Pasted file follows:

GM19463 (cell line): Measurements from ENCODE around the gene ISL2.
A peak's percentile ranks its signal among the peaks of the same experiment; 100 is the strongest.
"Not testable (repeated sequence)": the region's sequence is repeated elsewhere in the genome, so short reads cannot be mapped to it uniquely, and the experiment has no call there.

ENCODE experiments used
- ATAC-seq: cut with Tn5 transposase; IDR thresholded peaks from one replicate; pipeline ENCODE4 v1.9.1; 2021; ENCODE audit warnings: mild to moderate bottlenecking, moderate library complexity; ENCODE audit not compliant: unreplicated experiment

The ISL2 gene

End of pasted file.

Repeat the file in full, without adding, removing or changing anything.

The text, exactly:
GM19463 (cell line): Measurements from ENCODE around the gene ISL2.
A peak's percentile ranks its signal among the peaks of the same experiment; 100 is the strongest.
"Not testable (repeated sequence)": the region's sequence is repeated elsewhere in the genome, so short reads cannot be mapped to it uniquely, and the experiment has no call there.

ENCODE experiments used
- ATAC-seq: cut with Tn5 transposase; IDR thresholded peaks from one replicate; pipeline ENCODE4 v1.9.1; 2021; ENCODE audit warnings: mild to moderate bottlenecking, moderate library complexity; ENCODE audit not compliant: unreplicated experiment

The ISL2 gene